# $(1+1/n)^{n}$ is an increasing sequence

###### Theorem 1.

The sequence $(1+1/n)^{n}$ is increasing.

###### Proof.

To see this, rewrite $1+(1/n)=(1+n)/n$ and divide two consecutive terms of the sequence:

 $\displaystyle{\left(1+{1\over n}\right)^{n}\over\left(1+{1\over n-1}\right)^{n% -1}}$ $\displaystyle=$ $\displaystyle{\left({n+1\over n}\right)^{n}\over\left({n\over n-1}\right)^{n-1}}$ $\displaystyle=$ $\displaystyle\left({(n-1)(n+1)\over n^{2}}\right)^{n-1}{n+1\over n}$ $\displaystyle=$ $\displaystyle\left(1-{1\over n^{2}}\right)^{n-1}\left(1+{1\over n}\right)$

Since $(1-x)^{n}\geq 1-nx$, we have

 $\displaystyle{\left(1+{1\over n}\right)^{n}\over\left(1+{1\over n-1}\right)^{n% -1}}$ $\displaystyle\geq$ $\displaystyle\left(1-{n-1\over n^{2}}\right)\left(1+{1\over n}\right)$ $\displaystyle=$ $\displaystyle 1+{1\over n^{3}}$ $\displaystyle>$ $\displaystyle 1,$

hence the sequence is increasing. ∎

###### Theorem 2.

The sequence $(1+1/n)^{n+1}$ is decreasing.

###### Proof.

As before, rewrite $1+(1/n)=(1+n)/n$ and divide two consecutive terms of the sequence:

 $\displaystyle{\left(1+{1\over n}\right)^{n+1}\over\left(1+{1\over n-1}\right)^% {n}}$ $\displaystyle=$ $\displaystyle{\left({n+1\over n}\right)^{n+1}\over\left({n\over n-1}\right)^{n}}$ $\displaystyle=$ $\displaystyle\left({(n-1)(n+1)\over n^{2}}\right)^{n}{n+1\over n}$ $\displaystyle=$ $\displaystyle\left(1-{1\over n^{2}}\right)^{n}\left(1+{1\over n}\right)$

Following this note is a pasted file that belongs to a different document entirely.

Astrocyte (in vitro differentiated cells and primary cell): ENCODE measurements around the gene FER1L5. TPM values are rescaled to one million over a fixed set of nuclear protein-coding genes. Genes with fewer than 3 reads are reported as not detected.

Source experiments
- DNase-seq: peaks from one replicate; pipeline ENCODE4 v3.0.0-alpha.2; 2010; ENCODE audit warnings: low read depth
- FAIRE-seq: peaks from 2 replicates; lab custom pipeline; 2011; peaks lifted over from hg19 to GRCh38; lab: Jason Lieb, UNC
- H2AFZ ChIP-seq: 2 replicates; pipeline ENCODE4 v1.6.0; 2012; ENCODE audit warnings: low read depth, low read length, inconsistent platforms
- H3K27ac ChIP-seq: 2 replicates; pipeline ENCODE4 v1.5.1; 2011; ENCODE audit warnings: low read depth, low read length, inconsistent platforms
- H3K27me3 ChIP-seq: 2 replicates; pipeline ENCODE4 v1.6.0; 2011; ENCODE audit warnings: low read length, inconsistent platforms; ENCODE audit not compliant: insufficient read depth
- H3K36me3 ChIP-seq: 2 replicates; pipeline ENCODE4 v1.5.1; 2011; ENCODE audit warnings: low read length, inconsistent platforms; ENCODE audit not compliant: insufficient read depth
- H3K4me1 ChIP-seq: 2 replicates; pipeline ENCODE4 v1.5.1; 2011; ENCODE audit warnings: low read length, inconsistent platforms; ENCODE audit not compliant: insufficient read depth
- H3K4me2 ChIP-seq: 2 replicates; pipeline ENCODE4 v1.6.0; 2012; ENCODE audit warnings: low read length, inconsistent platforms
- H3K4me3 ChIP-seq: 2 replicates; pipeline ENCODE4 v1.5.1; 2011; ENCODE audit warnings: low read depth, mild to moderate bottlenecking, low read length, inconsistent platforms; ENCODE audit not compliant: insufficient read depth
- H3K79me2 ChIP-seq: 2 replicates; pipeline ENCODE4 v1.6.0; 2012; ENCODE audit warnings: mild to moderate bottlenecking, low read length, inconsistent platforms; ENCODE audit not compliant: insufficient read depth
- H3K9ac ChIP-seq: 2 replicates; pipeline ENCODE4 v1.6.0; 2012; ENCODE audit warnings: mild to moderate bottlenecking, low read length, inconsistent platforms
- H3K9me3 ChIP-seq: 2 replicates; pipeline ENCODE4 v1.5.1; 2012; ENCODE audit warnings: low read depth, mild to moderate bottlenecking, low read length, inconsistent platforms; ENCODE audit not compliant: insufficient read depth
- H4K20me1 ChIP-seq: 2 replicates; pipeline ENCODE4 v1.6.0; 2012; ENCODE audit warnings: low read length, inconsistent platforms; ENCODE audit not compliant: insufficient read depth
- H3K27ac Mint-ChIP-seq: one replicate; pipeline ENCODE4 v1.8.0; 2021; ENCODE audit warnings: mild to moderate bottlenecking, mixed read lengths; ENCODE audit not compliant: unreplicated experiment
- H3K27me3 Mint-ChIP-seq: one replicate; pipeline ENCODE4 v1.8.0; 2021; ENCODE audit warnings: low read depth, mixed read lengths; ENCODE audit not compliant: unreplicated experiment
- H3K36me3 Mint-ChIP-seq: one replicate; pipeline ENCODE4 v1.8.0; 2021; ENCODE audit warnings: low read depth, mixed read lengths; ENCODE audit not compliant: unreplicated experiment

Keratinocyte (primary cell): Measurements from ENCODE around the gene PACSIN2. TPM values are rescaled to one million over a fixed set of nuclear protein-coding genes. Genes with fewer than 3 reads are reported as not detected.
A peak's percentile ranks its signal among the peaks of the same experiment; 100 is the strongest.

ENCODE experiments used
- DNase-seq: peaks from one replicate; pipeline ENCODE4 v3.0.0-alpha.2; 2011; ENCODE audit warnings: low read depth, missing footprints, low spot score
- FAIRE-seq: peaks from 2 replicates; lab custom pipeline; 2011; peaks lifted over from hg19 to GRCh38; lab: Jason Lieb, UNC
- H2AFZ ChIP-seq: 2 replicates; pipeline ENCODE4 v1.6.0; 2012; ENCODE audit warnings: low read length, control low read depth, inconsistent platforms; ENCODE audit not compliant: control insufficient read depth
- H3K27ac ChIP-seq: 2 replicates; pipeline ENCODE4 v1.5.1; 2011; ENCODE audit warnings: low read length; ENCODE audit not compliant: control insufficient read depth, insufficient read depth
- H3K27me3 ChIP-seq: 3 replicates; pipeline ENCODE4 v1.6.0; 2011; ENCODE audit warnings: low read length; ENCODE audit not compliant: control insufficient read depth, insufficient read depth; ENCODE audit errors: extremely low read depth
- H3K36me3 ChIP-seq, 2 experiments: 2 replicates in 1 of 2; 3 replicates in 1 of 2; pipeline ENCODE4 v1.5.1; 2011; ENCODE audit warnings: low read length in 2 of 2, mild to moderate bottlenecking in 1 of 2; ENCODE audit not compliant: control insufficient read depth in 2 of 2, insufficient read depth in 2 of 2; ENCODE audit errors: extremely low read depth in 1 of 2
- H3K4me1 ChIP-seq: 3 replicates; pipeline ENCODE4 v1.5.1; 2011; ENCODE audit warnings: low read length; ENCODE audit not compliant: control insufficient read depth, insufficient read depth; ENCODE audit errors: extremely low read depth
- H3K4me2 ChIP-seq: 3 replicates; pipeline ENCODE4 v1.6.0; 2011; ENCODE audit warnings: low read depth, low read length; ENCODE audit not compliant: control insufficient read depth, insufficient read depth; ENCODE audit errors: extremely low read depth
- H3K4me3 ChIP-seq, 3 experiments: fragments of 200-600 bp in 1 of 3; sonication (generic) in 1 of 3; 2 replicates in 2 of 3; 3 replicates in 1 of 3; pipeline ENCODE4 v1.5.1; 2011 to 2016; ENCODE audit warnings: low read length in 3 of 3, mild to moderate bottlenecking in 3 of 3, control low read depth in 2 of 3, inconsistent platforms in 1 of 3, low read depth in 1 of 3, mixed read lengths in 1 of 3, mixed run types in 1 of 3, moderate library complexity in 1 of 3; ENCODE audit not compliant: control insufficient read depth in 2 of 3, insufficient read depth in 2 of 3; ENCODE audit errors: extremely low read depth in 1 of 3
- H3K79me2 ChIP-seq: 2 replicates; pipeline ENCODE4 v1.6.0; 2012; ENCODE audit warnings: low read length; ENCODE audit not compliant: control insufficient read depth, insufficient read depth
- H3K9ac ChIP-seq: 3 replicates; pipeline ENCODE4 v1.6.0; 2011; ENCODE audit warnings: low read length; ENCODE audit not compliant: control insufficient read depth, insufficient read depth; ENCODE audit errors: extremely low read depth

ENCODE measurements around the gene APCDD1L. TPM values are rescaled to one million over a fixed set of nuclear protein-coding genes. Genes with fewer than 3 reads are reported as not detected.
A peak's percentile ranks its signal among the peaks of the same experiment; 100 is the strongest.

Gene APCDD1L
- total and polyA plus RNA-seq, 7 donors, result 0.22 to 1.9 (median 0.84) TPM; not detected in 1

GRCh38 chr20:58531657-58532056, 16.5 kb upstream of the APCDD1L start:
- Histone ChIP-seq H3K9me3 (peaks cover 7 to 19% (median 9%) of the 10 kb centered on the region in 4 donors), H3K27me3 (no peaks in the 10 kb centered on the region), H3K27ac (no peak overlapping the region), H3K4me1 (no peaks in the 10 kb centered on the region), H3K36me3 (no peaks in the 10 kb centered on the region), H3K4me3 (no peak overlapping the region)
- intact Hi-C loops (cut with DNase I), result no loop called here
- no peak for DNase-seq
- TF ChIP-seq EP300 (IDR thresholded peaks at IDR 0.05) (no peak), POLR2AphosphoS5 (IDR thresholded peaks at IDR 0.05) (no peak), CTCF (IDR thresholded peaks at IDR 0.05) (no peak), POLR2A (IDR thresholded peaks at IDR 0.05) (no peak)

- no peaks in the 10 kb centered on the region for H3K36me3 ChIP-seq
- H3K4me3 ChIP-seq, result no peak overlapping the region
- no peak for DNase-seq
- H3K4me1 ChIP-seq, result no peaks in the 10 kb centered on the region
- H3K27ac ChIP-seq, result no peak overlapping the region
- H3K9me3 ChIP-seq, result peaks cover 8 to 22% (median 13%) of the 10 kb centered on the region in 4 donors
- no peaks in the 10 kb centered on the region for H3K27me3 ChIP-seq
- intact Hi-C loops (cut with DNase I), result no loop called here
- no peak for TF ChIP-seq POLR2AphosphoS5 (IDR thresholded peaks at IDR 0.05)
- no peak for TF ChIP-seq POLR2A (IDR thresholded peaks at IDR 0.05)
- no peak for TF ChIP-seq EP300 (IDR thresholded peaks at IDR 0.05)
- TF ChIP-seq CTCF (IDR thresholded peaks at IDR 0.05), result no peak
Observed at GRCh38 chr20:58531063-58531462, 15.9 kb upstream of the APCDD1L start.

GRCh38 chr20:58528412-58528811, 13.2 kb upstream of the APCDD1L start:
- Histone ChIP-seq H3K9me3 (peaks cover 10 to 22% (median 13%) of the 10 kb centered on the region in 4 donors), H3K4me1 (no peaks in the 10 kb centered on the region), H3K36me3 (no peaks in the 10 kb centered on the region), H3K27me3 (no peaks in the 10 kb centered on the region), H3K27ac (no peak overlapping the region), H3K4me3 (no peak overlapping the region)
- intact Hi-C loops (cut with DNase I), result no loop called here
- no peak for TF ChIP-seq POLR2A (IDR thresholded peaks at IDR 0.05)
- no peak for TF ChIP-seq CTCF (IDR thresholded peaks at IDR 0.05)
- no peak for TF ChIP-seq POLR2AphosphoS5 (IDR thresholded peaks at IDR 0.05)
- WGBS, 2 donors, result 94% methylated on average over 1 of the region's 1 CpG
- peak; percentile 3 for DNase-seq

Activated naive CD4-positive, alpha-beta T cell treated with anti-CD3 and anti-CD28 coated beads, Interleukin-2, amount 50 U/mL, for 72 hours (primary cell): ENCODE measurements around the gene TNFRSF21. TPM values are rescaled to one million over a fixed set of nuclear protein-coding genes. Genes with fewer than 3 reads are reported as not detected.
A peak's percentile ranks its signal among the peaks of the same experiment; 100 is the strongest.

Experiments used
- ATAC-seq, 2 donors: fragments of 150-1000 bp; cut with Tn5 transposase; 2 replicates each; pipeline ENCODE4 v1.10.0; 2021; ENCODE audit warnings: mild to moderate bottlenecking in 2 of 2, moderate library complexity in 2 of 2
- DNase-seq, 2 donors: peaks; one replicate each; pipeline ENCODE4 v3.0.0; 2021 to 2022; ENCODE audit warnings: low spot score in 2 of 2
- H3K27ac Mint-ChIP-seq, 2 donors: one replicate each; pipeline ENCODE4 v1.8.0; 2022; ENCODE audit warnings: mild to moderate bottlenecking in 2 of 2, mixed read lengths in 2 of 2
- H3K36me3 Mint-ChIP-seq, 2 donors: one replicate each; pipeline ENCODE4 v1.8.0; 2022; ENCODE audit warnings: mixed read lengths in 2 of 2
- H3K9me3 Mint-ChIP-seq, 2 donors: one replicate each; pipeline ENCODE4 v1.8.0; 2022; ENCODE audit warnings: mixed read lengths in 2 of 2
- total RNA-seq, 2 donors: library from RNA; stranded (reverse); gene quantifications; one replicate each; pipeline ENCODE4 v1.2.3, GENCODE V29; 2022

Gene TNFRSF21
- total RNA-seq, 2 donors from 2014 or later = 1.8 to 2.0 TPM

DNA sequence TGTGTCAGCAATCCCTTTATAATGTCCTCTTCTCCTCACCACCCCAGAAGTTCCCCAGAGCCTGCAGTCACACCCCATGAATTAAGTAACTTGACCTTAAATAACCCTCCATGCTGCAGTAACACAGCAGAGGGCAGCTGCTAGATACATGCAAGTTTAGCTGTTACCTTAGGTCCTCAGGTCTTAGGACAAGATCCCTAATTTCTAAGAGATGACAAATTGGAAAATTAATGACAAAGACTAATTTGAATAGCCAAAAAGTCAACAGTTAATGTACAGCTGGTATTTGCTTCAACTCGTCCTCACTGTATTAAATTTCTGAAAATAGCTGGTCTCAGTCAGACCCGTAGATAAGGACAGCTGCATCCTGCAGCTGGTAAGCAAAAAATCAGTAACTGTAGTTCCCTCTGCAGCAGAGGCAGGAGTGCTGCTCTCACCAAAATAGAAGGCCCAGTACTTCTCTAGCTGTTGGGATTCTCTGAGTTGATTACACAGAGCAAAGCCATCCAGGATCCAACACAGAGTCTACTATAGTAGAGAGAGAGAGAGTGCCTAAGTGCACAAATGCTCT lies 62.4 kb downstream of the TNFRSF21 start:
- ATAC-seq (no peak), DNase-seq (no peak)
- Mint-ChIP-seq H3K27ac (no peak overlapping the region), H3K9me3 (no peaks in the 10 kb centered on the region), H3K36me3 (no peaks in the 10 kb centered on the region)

Writing $1+1/n$ as $1+n/n^{2}$ and applying the inequality $1+n/n^{2}\leq(1+1/n^{2})^{n}$, we obtain

 $\displaystyle{\left(1+{1\over n}\right)^{n+1}\over\left(1+{1\over n-1}\right)^% {n}}$ $\displaystyle\leq$ $\displaystyle\left(1-{1\over n^{2}}\right)^{n}\left(1+{1\over n^{2}}\right)^{n}$ $\displaystyle=$ $\displaystyle\left(1-{1\over n^{4}}\right)^{n}$ $\displaystyle<$ $\displaystyle 1,$

hence the sequence is decreasing.

###### Theorem 3.

For all positive integers $m$ and $n$, we have $(1+1/m)^{m}<(1+1/n)^{n+1}$.

###### Proof.

We consider three cases.

Suppose that $m=n$. Since $n>0$, we have $1/n>0$ and $1<1+1/n$. Hence, $(1+1/n)^{n}<(1+1/n)^{n+1}$.

Suppose that $m. By the previous case, $(1+1/n)^{n}<(1+1/n)^{n+1}$. By theorem 1, $(1+1/m)^{m}<(1+1/n)^{n}$. Combining, $(1+1/m)^{m}<(1+1/n)^{n+1}$.

Suppose that $m>n$. By the first case, $(1+1/m)^{m}<(1+1/m)^{m+1}$ By theorem 2, $(1+1/m)^{m+1}<(1+1/n)^{n+1}$. Combining, $(1+1/m)^{m}<(1+1/n)^{n+1}$. ∎

Title $(1+1/n)^{n}$ is an increasing sequence 11nnIsAnIncreasingSequence 2013-03-22 15:48:39 2013-03-22 15:48:39 rspuzio (6075) rspuzio (6075) 14 rspuzio (6075) Theorem msc 33B99